Open SUNY Online Teaching Ambassador 2019: Buffalo – Janice Jones

Janice Jones

Janice Jones

Janice Jones, Ph.D., has been a faculty member at the University at Buffalo since 1990. Dr. Jones has seen numerous changes in the delivery of the courses. She has taught online since 2011, most notably a healthcare informatics course in the School of Nursing and a graduate course for our Doctorate in Nursing Practice students. She has also been instrumental in the first development of an e-portfolio for nursing students and was instrumental in the development and implementation of the e-portfolio now required of all undergraduate students at the university. Dr. Jones still serves as an advisory to this group. With two other faculty members, they were major contributors to the Technology Informatics Guiding Education Reform Initiative (TIGER) Initiative along with presenting at many venues and publishing in major peer-reviewed journals.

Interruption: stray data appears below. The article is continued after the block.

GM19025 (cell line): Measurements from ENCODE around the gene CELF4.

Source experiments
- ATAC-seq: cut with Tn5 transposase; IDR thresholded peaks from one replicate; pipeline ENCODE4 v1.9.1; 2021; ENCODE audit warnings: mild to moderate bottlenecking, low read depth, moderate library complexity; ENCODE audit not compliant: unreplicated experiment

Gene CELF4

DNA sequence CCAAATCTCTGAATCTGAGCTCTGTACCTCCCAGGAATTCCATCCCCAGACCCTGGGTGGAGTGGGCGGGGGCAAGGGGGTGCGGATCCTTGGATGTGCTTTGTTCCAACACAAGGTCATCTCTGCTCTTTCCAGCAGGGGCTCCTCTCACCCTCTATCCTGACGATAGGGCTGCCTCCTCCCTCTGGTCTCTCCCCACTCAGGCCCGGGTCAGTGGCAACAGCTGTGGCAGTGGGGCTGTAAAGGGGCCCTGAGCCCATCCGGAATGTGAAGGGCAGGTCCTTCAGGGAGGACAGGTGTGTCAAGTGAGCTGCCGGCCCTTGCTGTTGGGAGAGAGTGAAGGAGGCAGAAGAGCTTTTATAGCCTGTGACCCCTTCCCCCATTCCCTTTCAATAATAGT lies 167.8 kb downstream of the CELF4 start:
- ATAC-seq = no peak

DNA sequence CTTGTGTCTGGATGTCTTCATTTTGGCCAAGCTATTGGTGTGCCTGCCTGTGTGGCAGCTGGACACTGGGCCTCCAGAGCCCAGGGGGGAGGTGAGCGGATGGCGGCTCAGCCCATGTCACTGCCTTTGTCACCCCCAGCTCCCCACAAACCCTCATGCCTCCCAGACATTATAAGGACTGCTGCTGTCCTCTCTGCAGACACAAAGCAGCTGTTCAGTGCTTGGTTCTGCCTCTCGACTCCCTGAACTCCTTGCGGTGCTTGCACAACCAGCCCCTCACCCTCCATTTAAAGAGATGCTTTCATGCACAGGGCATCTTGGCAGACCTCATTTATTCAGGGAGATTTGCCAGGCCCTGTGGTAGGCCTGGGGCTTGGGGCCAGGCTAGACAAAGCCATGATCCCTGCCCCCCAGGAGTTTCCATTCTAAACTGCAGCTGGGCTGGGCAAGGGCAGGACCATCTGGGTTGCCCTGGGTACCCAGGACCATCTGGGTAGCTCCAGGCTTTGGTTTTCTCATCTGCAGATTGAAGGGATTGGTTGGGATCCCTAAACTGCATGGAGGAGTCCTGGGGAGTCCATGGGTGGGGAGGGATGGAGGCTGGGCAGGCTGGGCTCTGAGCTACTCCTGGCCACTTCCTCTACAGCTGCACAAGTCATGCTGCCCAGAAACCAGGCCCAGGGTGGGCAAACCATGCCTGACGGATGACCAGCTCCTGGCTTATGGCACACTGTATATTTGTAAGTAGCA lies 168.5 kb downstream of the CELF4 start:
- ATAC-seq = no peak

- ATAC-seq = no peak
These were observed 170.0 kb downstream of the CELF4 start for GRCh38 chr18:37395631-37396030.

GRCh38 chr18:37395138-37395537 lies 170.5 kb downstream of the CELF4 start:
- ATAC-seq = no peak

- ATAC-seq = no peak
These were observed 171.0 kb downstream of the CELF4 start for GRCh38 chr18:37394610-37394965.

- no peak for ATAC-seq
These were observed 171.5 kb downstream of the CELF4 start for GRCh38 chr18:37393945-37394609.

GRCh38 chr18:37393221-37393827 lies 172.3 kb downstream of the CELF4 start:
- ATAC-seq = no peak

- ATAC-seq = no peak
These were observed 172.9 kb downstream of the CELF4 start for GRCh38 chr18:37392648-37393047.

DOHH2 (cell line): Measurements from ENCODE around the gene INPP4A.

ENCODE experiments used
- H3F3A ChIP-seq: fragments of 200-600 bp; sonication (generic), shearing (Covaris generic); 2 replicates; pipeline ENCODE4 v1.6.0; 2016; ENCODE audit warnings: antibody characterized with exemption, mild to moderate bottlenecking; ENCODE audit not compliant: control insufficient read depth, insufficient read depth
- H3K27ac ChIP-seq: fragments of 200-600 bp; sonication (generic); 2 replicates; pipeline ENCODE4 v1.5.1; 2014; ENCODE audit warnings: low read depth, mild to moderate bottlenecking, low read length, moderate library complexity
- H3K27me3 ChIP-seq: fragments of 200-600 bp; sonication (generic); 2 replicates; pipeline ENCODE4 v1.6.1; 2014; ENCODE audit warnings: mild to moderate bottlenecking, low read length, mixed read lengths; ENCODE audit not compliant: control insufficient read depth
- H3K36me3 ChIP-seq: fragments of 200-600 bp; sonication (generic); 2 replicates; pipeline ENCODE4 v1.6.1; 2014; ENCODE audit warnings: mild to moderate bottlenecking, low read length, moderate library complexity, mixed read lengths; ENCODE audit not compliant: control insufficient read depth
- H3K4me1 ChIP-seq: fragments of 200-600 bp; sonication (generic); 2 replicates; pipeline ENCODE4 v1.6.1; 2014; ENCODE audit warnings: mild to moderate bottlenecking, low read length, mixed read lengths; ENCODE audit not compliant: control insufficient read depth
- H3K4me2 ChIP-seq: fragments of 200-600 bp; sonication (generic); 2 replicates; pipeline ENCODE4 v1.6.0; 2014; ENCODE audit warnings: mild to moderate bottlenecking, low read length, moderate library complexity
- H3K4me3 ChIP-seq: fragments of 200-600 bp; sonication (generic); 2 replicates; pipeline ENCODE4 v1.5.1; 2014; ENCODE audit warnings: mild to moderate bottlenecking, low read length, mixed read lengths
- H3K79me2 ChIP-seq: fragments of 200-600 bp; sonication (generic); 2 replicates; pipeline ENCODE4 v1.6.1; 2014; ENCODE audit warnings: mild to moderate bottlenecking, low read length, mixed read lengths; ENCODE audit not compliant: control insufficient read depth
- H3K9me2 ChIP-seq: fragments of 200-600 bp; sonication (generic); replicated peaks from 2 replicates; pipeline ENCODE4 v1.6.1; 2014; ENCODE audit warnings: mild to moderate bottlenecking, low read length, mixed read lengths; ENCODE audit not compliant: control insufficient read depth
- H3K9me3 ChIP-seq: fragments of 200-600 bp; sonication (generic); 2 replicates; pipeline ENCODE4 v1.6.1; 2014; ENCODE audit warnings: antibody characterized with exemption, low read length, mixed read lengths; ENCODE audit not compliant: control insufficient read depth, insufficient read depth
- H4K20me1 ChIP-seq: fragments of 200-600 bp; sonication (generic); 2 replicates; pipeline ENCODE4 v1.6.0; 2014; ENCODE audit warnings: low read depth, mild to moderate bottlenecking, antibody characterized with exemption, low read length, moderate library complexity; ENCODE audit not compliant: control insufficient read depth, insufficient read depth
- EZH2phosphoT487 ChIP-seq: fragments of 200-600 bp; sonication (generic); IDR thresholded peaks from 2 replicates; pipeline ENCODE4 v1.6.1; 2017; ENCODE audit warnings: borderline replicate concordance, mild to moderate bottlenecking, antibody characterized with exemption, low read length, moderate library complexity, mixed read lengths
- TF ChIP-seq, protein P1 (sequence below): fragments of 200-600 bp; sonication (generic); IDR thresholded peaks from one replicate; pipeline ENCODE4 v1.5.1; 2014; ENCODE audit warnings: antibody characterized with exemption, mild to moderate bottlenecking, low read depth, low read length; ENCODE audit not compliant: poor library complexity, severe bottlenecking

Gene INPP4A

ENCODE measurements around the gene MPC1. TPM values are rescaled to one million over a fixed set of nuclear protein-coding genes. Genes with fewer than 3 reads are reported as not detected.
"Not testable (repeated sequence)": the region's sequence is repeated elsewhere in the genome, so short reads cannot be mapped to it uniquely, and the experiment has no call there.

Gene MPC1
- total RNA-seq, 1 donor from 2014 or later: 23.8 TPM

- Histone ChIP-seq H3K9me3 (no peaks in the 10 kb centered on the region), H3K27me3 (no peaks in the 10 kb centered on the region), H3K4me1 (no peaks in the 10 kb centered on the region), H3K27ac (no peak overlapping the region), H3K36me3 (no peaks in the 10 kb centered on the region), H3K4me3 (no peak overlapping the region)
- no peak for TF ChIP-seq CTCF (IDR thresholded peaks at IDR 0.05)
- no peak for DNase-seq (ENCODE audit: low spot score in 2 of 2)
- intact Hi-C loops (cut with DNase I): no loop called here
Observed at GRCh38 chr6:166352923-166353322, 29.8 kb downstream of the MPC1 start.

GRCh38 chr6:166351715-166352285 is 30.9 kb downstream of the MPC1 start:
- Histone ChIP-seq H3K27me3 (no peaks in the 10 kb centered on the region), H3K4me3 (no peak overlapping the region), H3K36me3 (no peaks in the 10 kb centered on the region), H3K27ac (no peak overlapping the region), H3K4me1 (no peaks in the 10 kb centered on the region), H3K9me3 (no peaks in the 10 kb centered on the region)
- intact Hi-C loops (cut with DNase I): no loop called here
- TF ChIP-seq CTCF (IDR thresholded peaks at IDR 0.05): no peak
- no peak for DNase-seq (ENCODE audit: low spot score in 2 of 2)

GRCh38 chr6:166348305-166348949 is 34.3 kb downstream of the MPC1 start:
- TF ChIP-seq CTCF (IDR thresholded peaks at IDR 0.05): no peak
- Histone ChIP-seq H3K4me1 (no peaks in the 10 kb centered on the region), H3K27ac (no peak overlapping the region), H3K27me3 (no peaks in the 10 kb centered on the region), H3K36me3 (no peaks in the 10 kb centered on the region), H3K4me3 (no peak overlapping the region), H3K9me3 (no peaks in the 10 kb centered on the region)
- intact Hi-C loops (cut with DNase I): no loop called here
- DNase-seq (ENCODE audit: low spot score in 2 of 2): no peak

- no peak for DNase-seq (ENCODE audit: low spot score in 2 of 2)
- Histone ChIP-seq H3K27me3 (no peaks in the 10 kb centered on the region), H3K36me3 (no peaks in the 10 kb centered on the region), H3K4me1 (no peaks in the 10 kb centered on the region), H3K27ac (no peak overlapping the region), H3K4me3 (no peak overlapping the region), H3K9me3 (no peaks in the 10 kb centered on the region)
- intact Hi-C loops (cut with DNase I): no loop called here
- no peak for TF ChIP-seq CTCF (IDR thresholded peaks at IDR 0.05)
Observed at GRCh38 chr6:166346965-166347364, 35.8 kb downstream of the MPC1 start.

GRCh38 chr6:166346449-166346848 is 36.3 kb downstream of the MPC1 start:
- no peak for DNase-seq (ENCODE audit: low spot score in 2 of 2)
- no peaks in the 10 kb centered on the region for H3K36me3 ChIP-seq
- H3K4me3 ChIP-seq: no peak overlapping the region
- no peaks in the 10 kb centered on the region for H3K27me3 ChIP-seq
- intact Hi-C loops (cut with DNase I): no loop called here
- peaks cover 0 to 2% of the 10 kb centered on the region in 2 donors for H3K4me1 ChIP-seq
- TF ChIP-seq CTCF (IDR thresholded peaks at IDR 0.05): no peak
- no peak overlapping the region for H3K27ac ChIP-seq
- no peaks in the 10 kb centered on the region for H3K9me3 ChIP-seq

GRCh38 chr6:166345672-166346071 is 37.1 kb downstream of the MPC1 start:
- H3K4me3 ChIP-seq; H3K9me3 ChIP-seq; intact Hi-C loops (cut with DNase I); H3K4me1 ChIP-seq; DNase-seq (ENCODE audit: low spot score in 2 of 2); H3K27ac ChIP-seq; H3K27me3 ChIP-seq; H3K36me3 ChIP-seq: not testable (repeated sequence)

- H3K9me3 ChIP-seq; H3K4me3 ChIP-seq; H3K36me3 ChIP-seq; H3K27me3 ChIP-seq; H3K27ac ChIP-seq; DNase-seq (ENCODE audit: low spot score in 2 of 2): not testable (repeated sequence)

Dr. Jones notes, “Teaching online is much more than just posting a voice-over PowerPoint. Changing students’ attitudes about the work involved, time management, and self-directed learning can be a challenge as you work against the myths of an online course. I periodically remind students throughout the semester that time spent in the online environment can equal or surpass the time spent in a face-to-face course. Overall, students generally love the online courses that I teach. Personally, I still think some courses need to be held as a hybrid course or synchronous classes held. It depends on your audience and the course content. Group projects tend to be the most troublesome in the online world as reported by my students.”

Dr. Jones believes in mentoring faculty in the use of technology and teaching in the online environment. She explains, “Online teaching brings more students closer to me via their emails and discussion board posts. Students feel more comfortable reaching out virtually than they might face-to-face. But I’m always cognizant as to how I respond to emails. How will the email be perceived? I found that by addressing the student by name and asking them to contact me if they have any questions or concerns, greatly enhances the community of learning. Humor is also an important part of my “teaching.” Last semester I included a link to the Subaru Barkley Dog videos. Every week was a different video. Surprisingly, I received an overwhelming positive response to something so simple in reducing students’ stress. Being creative has its benefits!”

 

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